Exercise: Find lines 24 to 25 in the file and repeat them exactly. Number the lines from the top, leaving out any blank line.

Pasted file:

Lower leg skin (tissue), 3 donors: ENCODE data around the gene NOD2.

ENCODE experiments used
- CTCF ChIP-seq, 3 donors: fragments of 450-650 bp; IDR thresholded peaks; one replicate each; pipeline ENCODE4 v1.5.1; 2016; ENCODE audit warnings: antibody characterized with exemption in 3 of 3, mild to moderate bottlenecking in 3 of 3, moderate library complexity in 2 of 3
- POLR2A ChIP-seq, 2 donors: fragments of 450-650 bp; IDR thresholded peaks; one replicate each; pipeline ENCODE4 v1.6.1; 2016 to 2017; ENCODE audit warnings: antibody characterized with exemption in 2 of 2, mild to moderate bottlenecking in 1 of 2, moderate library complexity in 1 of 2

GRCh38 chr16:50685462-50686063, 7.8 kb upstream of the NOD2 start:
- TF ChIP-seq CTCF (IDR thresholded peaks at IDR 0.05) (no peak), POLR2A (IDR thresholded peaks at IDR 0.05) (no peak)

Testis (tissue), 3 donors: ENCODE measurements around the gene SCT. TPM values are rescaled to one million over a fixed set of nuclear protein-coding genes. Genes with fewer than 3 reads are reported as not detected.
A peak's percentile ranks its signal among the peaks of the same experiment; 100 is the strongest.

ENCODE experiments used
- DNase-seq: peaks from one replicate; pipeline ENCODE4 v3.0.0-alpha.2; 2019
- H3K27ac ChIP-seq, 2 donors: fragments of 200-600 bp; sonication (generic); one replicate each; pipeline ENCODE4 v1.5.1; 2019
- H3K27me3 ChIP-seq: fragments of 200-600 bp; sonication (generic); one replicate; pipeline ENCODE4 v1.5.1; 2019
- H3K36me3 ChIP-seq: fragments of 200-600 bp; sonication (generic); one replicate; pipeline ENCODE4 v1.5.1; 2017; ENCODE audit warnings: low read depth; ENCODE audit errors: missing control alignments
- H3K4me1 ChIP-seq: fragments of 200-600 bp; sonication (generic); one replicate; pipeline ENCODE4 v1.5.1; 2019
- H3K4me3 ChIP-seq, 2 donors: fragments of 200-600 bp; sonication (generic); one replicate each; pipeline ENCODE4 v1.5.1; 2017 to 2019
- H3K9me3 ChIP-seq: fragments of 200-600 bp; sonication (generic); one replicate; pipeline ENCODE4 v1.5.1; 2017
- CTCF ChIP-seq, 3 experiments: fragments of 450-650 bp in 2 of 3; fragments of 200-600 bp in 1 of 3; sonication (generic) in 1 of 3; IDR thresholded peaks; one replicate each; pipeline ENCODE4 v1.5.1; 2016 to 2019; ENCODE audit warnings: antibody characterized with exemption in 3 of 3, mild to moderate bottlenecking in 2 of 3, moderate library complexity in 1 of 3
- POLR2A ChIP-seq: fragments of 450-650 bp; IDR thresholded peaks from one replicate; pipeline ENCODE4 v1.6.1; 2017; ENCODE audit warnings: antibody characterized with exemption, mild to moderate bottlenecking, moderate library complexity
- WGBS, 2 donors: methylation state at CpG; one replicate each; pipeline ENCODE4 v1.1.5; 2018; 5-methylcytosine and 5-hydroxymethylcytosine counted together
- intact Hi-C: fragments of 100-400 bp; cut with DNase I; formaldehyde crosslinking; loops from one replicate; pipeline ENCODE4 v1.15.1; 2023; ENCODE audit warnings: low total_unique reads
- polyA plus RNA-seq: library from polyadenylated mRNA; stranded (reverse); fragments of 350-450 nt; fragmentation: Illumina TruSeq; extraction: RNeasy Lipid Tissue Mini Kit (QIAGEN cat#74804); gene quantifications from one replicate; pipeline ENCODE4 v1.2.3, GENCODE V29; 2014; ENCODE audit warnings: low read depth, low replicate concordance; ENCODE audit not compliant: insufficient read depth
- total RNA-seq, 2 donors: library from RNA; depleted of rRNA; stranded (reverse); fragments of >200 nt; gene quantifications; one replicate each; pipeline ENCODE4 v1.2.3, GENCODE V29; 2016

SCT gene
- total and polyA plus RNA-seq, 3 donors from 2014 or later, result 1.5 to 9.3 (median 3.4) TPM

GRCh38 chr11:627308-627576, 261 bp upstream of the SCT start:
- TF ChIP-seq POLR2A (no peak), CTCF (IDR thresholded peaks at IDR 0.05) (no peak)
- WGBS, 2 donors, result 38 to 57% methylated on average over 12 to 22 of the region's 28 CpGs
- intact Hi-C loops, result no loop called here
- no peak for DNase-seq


- total and polyA plus RNA-seq, 3 donors from 2014 or later, result 1.5 to 9.3 (median 3.4) TPM

GRCh38 chr11:627308-627576, 261 bp upstream of the SCT start: